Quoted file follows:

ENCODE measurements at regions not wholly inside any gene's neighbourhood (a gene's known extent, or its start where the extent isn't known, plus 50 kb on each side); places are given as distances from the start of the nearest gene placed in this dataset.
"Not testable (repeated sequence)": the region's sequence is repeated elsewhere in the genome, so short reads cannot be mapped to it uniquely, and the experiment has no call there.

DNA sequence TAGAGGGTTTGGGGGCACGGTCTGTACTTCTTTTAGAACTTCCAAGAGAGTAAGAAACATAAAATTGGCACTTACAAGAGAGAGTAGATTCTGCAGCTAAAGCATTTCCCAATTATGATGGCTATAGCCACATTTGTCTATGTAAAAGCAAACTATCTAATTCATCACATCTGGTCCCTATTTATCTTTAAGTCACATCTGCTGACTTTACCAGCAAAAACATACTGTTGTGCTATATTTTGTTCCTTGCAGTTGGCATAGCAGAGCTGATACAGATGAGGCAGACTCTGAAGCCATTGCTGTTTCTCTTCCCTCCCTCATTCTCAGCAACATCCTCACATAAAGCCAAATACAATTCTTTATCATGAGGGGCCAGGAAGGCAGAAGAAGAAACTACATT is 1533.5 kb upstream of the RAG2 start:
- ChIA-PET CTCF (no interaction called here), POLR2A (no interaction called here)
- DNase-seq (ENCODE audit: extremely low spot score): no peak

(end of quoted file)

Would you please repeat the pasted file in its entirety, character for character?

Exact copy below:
ENCODE measurements at regions not wholly inside any gene's neighbourhood (a gene's known extent, or its start where the extent isn't known, plus 50 kb on each side); places are given as distances from the start of the nearest gene placed in this dataset.
"Not testable (repeated sequence)": the region's sequence is repeated elsewhere in the genome, so short reads cannot be mapped to it uniquely, and the experiment has no call there.

DNA sequence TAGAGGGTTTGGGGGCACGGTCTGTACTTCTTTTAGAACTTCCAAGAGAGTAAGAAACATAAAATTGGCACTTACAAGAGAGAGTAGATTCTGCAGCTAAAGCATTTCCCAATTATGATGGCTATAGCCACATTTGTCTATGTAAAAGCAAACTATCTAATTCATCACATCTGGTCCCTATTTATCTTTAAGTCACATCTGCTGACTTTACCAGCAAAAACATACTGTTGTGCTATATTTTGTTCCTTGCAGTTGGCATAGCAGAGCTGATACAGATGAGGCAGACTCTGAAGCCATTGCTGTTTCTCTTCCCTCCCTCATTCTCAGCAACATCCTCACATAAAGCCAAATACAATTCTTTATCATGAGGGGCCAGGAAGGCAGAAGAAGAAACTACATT is 1533.5 kb upstream of the RAG2 start:
- ChIA-PET CTCF (no interaction called here), POLR2A (no interaction called here)
- DNase-seq (ENCODE audit: extremely low spot score): no peak